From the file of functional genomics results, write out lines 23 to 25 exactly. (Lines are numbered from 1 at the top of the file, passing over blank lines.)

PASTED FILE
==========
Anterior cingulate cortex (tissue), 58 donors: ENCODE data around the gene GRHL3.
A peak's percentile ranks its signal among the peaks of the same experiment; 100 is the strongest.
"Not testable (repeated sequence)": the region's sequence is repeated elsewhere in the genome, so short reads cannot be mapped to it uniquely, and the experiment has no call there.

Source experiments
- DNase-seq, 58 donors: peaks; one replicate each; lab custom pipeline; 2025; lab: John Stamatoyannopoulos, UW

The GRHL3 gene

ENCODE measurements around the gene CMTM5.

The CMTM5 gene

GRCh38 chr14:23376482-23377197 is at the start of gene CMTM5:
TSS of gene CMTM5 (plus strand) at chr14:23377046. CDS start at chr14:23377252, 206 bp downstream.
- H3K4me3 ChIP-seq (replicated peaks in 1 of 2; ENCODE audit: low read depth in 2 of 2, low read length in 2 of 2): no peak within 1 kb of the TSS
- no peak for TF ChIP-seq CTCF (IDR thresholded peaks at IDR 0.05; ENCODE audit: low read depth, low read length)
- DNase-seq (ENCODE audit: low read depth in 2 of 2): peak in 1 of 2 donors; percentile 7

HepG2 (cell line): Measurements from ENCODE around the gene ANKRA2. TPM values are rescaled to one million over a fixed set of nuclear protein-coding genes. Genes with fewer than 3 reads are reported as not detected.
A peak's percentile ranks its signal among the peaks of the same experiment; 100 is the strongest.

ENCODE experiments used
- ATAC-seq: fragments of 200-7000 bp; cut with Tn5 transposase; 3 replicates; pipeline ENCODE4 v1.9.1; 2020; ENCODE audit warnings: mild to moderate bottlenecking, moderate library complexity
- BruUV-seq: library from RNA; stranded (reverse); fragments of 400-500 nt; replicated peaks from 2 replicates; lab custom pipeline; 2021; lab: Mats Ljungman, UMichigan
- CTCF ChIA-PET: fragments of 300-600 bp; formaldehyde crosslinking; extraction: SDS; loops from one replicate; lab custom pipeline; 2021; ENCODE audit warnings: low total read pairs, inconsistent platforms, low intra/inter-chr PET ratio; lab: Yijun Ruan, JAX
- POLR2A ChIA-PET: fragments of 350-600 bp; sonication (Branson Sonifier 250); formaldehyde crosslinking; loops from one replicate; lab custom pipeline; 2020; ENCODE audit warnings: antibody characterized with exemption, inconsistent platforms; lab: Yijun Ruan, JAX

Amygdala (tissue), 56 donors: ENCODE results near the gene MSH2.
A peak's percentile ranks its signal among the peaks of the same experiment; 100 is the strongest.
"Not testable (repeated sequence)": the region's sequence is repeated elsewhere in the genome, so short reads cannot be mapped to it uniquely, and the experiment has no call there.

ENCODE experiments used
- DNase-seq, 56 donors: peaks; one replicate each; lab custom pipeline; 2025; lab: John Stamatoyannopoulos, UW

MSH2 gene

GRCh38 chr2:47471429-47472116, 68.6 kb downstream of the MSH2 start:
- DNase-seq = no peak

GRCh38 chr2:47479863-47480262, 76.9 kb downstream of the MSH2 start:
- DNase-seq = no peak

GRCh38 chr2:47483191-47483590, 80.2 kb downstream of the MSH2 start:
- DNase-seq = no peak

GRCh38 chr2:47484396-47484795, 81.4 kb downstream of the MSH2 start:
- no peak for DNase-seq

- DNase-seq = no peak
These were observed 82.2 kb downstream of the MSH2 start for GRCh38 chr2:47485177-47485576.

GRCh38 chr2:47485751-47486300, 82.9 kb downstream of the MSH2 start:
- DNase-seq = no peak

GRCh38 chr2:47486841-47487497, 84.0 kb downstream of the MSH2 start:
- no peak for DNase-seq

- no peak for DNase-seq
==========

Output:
"Not testable (repeated sequence)": the region's sequence is repeated elsewhere in the genome, so short reads cannot be mapped to it uniquely, and the experiment has no call there.

ENCODE experiments used
- DNase-seq, 56 donors: peaks; one replicate each; lab custom pipeline; 2025; lab: John Stamatoyannopoulos, UW